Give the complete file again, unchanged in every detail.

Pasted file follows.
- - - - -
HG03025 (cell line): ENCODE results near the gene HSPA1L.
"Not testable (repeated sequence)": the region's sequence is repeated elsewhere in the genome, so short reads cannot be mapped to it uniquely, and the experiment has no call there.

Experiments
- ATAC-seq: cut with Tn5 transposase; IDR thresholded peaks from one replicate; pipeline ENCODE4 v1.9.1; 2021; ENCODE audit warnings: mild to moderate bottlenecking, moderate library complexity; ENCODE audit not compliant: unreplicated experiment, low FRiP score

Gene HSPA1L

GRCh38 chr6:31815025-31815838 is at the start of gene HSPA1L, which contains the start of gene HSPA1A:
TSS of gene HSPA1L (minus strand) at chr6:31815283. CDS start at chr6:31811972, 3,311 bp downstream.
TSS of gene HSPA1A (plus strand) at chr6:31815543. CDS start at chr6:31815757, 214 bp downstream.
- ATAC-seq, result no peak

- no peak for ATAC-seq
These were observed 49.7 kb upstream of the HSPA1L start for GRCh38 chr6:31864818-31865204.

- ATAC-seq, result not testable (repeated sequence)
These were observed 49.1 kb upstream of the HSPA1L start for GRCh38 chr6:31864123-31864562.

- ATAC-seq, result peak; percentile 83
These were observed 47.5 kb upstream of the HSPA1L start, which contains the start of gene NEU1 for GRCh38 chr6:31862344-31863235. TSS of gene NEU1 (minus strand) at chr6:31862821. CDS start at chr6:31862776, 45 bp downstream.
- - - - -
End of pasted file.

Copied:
HG03025 (cell line): ENCODE results near the gene HSPA1L.
"Not testable (repeated sequence)": the region's sequence is repeated elsewhere in the genome, so short reads cannot be mapped to it uniquely, and the experiment has no call there.

Experiments
- ATAC-seq: cut with Tn5 transposase; IDR thresholded peaks from one replicate; pipeline ENCODE4 v1.9.1; 2021; ENCODE audit warnings: mild to moderate bottlenecking, moderate library complexity; ENCODE audit not compliant: unreplicated experiment, low FRiP score

Gene HSPA1L

GRCh38 chr6:31815025-31815838 is at the start of gene HSPA1L, which contains the start of gene HSPA1A:
TSS of gene HSPA1L (minus strand) at chr6:31815283. CDS start at chr6:31811972, 3,311 bp downstream.
TSS of gene HSPA1A (plus strand) at chr6:31815543. CDS start at chr6:31815757, 214 bp downstream.
- ATAC-seq, result no peak

- no peak for ATAC-seq
These were observed 49.7 kb upstream of the HSPA1L start for GRCh38 chr6:31864818-31865204.

- ATAC-seq, result not testable (repeated sequence)
These were observed 49.1 kb upstream of the HSPA1L start for GRCh38 chr6:31864123-31864562.

- ATAC-seq, result peak; percentile 83
These were observed 47.5 kb upstream of the HSPA1L start, which contains the start of gene NEU1 for GRCh38 chr6:31862344-31863235. TSS of gene NEU1 (minus strand) at chr6:31862821. CDS start at chr6:31862776, 45 bp downstream.